What Would a Donald Trump Presidency Look Like?

Trump White House
January 21, 2016

There are many reasons to vote for Donald Trump for president. He is an expert at hard-hitting quips. He is willing to throw the kitchen sink at anybody who crosses him. He has blue collar appeal and an unlimited expense account.

There is one giant reason not to vote for Donald Trump: he has no central guiding values other than his own glorification.

Practically speaking, here is the Donald Trump Doctrine for the Donald Trump Presidency in The United States Of Trumpia:

Enemies of Trump Must Be Punished. During the infamous CNBC debate, Trump explained his greatest weakness: “I trust people too much. I’m too trusting, and when they let me down, if they let me down, I never forgive. I find it very, very hard to forgive people that deceived me.”

Trump doesn’t see ideological opponents. He only sees people who cross him. It doesn’t matter if Ted Cruz agrees with Trump on immigration restrictions – Cruz had the temerity to personally question Trump’s candidacy, and so Trump opens up the guns. Some conservatives seem comfortable with the idea that Trump’s enemies will be conservatism’s enemies, but there’s certainly no guarantee of that. After all, at various points during his career he has bashed conservatives, leftists, and people who won’t let him buy their land.

Friends of Trump Must Be Rewarded. All people are judged good or bad based on their personal relationship with Trump. Here’s Trump on disgusting race-baiter Al Sharpton back in December 2014: “I know [Sharpton] very well and I’ve always gotten along with him, to be honest with you. There are those who say [Sharpton] likes Trump a lot.” He reiterated that on Bill O’Reilly’s program this week. Here’s Trump on Bill Clinton in 2014: “I play golf with him and I like him. I mean, what’s not to like?” Here’s Trump on Russian dictator Vladimir Putin: “He’s running his country and at least he’s a leader, unlike what we have in this country…I think our country does plenty of killing also, Joe, so you know.”

That isn’t to say that Trump won’t turn on any of these people in an instant – just look at how he swiveled from praising Ted Cruz as a “special guy” a few months ago to a “nasty guy” now. But the point is this: for Trump, the only reason to call you friend or enemy is based on your personal treatment of Trump.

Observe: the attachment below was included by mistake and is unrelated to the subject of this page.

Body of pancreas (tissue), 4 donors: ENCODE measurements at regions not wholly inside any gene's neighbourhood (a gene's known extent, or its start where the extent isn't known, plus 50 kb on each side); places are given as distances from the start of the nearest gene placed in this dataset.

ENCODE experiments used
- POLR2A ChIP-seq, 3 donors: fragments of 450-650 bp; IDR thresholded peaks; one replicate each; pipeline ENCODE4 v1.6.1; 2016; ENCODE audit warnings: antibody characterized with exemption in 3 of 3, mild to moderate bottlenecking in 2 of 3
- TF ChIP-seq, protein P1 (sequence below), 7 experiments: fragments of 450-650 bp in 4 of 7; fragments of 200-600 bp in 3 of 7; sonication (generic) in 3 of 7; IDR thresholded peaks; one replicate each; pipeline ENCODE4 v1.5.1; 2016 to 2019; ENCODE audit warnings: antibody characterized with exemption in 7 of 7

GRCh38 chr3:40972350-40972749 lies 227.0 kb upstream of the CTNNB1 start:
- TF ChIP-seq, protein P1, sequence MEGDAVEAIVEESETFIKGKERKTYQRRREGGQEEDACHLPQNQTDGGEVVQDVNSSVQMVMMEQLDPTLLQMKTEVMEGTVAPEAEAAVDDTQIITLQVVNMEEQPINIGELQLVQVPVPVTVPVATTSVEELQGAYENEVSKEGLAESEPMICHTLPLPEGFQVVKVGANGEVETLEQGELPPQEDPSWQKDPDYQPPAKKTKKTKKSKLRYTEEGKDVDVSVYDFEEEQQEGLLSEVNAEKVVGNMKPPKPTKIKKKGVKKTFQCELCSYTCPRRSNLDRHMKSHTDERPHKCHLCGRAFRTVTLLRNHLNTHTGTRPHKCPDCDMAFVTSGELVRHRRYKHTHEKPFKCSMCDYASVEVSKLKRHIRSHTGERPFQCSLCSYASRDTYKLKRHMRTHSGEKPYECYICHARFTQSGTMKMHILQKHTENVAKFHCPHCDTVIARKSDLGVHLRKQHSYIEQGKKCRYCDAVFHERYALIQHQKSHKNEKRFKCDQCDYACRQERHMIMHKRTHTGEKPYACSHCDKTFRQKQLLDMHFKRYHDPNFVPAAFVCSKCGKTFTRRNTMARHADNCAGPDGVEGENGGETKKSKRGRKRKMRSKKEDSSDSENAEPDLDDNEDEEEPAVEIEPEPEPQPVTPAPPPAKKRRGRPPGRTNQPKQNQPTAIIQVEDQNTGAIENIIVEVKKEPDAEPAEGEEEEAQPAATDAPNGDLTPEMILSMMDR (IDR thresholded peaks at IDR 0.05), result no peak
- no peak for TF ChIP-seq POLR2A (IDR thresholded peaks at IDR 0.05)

Trump Gauges Quality By Success. Politicians by nature shift in the wind. They follow what’s popular. They are chameleons. Trump has this quality to the extreme. Not only does he routinely shift positions on every major issue of the day – he has never held a political position consistently, from abortion to immigration to Syrian refugees – he gauges his own level of success by popularity. He doesn’t do things because they’re right. He’s right because he’s popular. That’s why Trump may know nothing about policy details, but he knows the verticals on every poll taken about him. Donald Trump knows Donald Trump is right because Donald Trump is popular, and Donald Trump gravitates to popular positions because that’s what makes Donald Trump popular and thus right.

Trump Never Makes Mistakes. Ever. Whenever Donald Trump tweets something stupid, he promptly blames an intern. When Donald Trump refers to Second Corinthians as Two Corinthians, he promptly blames Tony Perkins of the Family Research Council: “Tony Perkins wrote that out for me. He actually wrote out the 2, he wrote out the number 2 Corinthians.” When Donald Trump talks to God, he never apologizes, because he’s never made a mistake: “Why do I have to repent or ask for forgiveness, if I am not making mistakes? I work hard, I’m an honorable person.” No religious person in human history has had this perspective. Trump is religious, so long as he has a mirror available.

In an odd way, Trump resembles President Obama. He’s a thin-skinned egotist who identifies his own success with the success of the country. President Obama treats attacks on him as attacks on the United States; he treats personal affronts as national slights. Trump would be the same way. Trump’s less ideological than Obama – Obama sees every conservative as an enemy, while Trump doesn’t discriminate based on baseline ideology. That’s why Trump wouldn’t be an effective conservative egotist.

But he could be effective, if he happens to stumble on the right enemies. 

Trump wouldn’t make America great again – he’d make Trump great again, and by his lights, America would follow. So long as Trump temporarily attacks the right enemies, enough conservatives might follow him. But that doesn’t make him trustworthy.  

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